First of all, you don’t need to enable or install FTP to copy files from one place to another. SSH (and SCP) can accomplish this task (better than FTP can…). Second, you don’t always need to connect to Amazon Linux as ec2-user. This is really only necessary the first time.
If you absolutely must have FTP, configuring FTP for Amazon Linux is as easy as installing ‘vsftpd’ package, making some subtle configuration file updates, and opening ports to your EC2 instance. There is a great tutorial on vsftpd installation on Amazon Linux at That’s Geeky. FTP is fine under some circumstances, but from a security standpoint, it comes with its share of flaws. FTP requires opening an absurd number of ports (or switching to active mode - which inevitably confuses your users), it sends data in the clear, and I just don’t like it. Not to mention the fact that SCP is already available, since it uses SSH protocol and port 22 (which you have already in the Amazon Linux AMI).
Configuration SCP connections is really nothing more than creating users. Since I harped on security a bit, I think it is prudent to configure connections via rsa keys. If you are using Amazon Linux, your ec2-user is already configured to connect via rsa key, and all we need to do is provide additional keys to the server so that other machines can connect.
There are lots of tutorials out there for configuring password-less linux connection over SSH. The issue I encountered is that most of these tutorials (at least the recent ones) use ssh-keygen followed by ssh-copy-id, which assumes that you can already connect with a password. Password connectivity is not enabled by default in Amazon Linux, and why should we bother enabling it?
I am going to use the following conventions in the shell:
The basic steps are:
I am going to create users myFedora and myMac (matching my key pairs). In my case, these represent two machines that I use regularly. I will login to an EC2 instance, then use adduser to create the users.
ssh -i .ssh/ec2-user.pem firstname.lastname@example.org sudo adduser myFedora sudo adduser myMac
As many tutorials detail, generating a public key is as easy as:
[imperialwicket@myFedora ~]$ ssh-keygen Generating public/private rsa key pair. Enter file in which to save the key (/home/imperialwicket/.ssh/id_rsa): /home/imperialwicket/.ssh/myFedora Enter passphrase (empty for no passphrase): Enter same passphrase again: Your identification has been saved in /home/imperialwicket/.ssh/myFedora.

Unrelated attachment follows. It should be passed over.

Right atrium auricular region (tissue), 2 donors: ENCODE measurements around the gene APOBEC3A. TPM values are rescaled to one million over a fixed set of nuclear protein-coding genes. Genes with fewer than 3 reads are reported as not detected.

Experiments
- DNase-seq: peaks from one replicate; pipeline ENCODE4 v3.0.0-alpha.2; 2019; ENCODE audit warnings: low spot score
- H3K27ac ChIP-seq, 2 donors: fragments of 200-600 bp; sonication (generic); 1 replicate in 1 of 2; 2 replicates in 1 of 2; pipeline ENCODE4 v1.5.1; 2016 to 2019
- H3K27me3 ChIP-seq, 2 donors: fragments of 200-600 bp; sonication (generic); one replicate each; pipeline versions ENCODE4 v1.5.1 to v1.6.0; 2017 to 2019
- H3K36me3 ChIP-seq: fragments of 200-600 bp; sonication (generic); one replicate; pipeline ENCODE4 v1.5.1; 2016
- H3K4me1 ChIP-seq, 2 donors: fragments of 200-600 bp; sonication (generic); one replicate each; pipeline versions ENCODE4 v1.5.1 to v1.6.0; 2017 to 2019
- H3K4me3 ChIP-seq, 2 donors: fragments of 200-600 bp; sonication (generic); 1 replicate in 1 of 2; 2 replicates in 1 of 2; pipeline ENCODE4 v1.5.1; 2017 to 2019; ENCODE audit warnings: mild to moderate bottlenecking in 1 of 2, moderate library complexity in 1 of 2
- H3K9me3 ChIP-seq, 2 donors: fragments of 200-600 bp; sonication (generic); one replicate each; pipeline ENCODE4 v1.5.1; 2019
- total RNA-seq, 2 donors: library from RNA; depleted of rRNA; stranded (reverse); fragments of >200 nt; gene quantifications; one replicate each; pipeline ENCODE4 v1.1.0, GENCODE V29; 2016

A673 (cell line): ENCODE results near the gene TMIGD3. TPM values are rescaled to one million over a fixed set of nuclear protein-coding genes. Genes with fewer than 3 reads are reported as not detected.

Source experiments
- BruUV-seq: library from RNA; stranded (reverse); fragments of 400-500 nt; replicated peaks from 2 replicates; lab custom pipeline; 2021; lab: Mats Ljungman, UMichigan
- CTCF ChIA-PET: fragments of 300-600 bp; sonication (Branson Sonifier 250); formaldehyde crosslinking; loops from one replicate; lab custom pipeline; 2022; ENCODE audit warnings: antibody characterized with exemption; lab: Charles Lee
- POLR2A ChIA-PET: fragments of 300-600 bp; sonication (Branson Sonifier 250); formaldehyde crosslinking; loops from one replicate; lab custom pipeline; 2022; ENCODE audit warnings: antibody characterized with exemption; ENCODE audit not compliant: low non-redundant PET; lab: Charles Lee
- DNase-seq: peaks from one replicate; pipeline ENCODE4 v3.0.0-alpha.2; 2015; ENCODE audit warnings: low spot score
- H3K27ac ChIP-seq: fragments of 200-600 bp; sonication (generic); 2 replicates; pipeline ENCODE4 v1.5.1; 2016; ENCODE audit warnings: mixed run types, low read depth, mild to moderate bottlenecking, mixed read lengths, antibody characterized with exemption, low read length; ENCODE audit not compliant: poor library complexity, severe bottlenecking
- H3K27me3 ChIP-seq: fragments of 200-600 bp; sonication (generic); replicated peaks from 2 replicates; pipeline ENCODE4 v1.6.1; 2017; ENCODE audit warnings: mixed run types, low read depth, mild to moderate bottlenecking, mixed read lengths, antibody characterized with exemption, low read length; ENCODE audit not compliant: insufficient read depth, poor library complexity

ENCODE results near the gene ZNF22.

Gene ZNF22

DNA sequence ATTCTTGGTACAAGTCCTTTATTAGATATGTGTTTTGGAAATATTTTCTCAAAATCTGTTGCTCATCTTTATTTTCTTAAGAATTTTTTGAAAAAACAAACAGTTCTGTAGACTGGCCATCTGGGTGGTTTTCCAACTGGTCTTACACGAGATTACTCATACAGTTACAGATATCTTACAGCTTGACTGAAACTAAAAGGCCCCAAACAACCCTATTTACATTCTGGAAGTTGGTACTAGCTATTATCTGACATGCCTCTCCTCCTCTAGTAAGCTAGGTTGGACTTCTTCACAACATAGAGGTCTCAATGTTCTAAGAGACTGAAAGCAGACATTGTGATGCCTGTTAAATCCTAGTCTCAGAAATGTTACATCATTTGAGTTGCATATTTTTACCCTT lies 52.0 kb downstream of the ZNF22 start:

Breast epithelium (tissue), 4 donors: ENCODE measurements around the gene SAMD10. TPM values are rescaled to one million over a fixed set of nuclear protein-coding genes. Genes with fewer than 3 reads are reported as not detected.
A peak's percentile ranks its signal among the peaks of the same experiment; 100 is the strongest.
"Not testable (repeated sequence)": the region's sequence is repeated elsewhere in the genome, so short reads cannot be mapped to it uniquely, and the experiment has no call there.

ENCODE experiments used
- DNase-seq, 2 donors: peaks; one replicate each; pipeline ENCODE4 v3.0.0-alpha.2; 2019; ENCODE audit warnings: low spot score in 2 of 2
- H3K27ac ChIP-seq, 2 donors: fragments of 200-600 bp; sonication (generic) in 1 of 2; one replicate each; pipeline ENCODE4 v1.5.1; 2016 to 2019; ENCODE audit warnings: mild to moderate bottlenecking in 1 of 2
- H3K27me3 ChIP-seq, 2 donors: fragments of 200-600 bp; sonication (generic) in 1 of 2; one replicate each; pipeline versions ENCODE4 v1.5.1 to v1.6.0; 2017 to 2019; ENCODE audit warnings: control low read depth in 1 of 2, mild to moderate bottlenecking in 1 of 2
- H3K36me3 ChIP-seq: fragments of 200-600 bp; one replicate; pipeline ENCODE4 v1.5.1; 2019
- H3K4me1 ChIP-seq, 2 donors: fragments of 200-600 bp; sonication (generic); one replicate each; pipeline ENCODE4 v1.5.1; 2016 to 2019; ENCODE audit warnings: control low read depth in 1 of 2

Notice I elected not to use the default “id_rsa” key file name; if everyone uses the default, they all look the same. If you do not plan on remembering your passphrase, then leave it blank. If you lose it, you need a new key.
Collect all the public keys on a single computer, with access to the EC2 instance as ec2-user.
Now that we have the keys, we need to SCP them to your EC2 instance as the ec2-user.
scp -i .ssh/ec2-user.pem myFedora.pub email@example.com:/home/ec2-user/ scp -i .ssh/ec2-user.pem myMac.pub firstname.lastname@example.org:/home/ec2-user/
Connect as the ec2-user. I am going to do some user dancing, because I am trying to reduce my overall time spent as root (and you should too). As the new users, create a .ssh directory and chmod it to 700 (drwx——). Then create an authorized_keys file in the new .ssh directory and chmod it to 600 (-rw——-). If these permission are wrong the connection will not work; you will see unhelpful debug output with ‘-v’ and the only error will be “Permission denied (publickey).” You will also need to be sure that your local permission are correct, 644 for your *.pub, 600 for your private key, and 700 for your .ssh directory. This enforcement ensures that no other users can edit your keys on either side.
This is not the quickest way to do this, and I am avoiding ‘~’ (home dir) notation in the interest of making things as explicit as possible. To be honest, this is definitely an instance when I would want to open my session with ‘sudo su -’; but as I mentioned, I am trying to break myself of that habit.
ssh -i .ssh/ec2-user.pem email@example.com sudo su myFedora cd mkdir /home/myFedora/.ssh/ chmod 700 /home/myFedora/.ssh/ touch /home/myFedora/.ssh/authorized_keys chmod 600 /home/myFedora/.ssh/authorized_keys exit sudo su myMac cd mkdir /home/myMac/.ssh/ chmod 700 /home/myMac/.ssh/ touch /home/myMac/.ssh/authorized_keys chmod 600 /home/myMac/.ssh/authorized_keys exit sudo mv myFedora.pub /home/myFedora/.ssh/ sudo chown myFedora:myFedora /home/myFedora/.ssh/myFedora.pub sudo mv myMac.pub /home/myMac/.ssh/ sudo chown myMac:myMac /home/myMac/.ssh/myMac.pub sudo su myFedora cat /home/myFedora/.ssh/myFedora.pub >> /home/myFedora/.ssh/authorized_keys exit sudo su myMac cat /home/myMac/.ssh/myMac.pub >> /home/myMac/.ssh/authorized_keys exit
Using Terminal (Mac), PuTTY (Windows), or Gnome Terminal (GNU/Linux with Gnome), connect to the server:
ssh -i .ssh/myMac myMac@126.96.36.199
Now you can configure SSH/SCP connection to the server in Fugu/Cyberduck (Mac), WinSCP (Windows), or Nautilus (GNU/Linux with Gnome). Simply tell the program to make an SSH connection to the 188.8.131.52 server as user ‘myMac’ and it will use the existing SSH connection. If you are using Windows, WinSCP will let you establish an SCP connection using a key, which bypasses the need for establishing the connection in PuTTY first. I have not figured out a way to pass the rsa key to Fugu or Nautilus, which is the reason for opening the Terminal connection. If anyone knows how to give Nautilus/Fugu (or if Cyberduck handles this better) the location of the private key, I’m all ears.
FTP sends everything in the clear. Start asking for SCP/SSH/SFTP access to servers, it’s better for everyone. I hope this helps a few people make the switch from FTP to SCP.